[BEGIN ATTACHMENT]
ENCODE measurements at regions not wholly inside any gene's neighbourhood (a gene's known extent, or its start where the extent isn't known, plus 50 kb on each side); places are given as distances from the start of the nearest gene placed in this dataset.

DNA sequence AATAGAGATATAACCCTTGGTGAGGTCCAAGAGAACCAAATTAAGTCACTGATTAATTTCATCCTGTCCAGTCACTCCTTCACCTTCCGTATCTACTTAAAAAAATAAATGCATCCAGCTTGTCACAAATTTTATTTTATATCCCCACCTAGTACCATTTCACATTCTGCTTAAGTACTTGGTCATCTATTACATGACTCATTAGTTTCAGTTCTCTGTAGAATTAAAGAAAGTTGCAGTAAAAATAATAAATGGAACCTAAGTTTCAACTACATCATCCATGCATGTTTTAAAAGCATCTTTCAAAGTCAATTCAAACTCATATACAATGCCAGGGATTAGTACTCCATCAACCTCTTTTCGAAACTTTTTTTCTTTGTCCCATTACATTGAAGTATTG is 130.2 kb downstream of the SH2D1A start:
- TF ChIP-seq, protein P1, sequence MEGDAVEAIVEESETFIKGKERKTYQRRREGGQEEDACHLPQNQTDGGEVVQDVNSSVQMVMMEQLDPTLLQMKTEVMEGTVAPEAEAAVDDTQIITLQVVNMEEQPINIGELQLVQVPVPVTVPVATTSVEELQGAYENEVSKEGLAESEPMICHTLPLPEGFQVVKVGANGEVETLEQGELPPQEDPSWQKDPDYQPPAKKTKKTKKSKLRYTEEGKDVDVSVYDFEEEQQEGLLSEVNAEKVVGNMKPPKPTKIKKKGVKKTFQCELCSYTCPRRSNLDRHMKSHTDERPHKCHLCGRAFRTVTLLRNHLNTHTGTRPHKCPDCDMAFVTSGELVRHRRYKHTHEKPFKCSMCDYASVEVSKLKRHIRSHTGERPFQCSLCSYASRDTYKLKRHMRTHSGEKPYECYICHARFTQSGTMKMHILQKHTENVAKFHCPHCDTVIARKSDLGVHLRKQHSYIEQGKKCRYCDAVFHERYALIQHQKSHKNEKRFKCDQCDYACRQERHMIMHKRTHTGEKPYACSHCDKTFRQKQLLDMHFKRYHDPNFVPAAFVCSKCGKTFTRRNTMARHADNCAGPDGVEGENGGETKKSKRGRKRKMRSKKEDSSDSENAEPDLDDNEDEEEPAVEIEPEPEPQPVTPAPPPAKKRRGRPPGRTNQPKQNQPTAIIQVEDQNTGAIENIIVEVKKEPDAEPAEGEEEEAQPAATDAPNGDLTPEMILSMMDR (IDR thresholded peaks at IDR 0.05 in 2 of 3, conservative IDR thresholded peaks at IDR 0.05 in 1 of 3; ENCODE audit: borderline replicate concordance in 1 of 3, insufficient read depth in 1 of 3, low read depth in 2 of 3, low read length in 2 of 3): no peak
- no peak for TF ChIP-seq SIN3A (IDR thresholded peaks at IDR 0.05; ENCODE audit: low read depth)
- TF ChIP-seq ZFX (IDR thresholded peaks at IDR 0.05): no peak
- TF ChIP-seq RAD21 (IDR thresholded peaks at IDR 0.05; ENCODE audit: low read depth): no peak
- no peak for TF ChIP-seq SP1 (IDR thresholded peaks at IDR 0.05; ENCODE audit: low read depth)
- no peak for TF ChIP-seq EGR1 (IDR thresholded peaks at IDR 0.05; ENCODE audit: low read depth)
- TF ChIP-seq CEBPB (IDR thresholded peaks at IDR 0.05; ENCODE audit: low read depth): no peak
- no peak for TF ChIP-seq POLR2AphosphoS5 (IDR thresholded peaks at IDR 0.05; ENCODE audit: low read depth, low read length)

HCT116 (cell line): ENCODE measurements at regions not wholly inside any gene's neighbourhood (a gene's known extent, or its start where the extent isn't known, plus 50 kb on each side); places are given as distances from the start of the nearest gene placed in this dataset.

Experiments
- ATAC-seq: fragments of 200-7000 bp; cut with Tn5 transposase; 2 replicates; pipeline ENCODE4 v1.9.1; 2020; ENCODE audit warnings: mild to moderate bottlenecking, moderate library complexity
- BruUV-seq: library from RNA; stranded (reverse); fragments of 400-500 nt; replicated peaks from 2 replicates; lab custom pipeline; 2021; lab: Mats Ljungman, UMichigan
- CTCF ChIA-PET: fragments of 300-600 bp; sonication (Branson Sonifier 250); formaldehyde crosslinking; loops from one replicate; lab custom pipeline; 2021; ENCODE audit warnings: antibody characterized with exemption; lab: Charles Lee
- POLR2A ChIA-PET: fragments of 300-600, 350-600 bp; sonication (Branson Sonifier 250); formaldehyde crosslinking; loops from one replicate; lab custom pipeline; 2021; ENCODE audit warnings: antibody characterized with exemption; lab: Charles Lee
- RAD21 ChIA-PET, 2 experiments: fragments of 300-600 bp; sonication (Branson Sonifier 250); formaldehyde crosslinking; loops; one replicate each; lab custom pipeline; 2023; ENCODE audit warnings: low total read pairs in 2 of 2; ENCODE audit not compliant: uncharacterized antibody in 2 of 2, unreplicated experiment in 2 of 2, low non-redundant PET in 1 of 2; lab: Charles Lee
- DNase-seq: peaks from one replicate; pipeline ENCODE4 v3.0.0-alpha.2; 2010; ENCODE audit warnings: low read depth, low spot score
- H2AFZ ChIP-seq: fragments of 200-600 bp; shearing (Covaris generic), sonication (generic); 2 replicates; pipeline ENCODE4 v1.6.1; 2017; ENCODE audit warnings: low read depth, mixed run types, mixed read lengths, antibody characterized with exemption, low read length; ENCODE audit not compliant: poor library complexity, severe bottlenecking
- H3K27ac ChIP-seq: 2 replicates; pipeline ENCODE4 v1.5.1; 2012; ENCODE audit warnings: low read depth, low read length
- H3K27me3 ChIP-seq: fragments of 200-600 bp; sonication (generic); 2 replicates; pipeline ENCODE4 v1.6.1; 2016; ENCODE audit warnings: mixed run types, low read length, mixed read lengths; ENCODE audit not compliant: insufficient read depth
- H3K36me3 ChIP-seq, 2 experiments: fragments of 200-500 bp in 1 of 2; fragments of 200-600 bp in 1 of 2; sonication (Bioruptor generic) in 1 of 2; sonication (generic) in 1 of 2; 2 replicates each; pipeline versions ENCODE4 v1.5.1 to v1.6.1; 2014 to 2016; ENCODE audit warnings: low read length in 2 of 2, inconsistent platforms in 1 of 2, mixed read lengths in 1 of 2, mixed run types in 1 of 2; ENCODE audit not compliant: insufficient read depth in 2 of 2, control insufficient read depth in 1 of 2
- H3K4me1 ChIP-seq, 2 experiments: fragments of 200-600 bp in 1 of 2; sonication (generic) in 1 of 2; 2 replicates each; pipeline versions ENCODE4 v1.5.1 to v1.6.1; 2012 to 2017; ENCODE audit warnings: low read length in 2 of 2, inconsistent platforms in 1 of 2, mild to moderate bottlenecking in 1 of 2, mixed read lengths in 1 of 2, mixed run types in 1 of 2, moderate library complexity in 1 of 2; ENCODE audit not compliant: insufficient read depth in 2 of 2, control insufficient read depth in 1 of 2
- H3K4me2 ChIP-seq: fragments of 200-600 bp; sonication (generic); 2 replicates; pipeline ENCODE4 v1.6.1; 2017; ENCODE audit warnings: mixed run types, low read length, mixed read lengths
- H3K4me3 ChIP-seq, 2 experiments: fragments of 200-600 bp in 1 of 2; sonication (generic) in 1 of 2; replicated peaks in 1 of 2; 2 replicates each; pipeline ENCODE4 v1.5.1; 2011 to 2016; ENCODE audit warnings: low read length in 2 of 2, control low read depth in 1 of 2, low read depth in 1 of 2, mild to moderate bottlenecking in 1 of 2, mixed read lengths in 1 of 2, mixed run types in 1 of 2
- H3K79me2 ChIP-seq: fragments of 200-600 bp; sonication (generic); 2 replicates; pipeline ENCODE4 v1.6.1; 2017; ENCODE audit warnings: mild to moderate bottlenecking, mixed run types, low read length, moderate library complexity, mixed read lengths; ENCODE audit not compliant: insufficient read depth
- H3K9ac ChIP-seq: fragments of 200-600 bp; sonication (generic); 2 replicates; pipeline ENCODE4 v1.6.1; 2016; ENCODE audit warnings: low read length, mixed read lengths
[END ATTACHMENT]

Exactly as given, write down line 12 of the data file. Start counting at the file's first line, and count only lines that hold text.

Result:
Experiments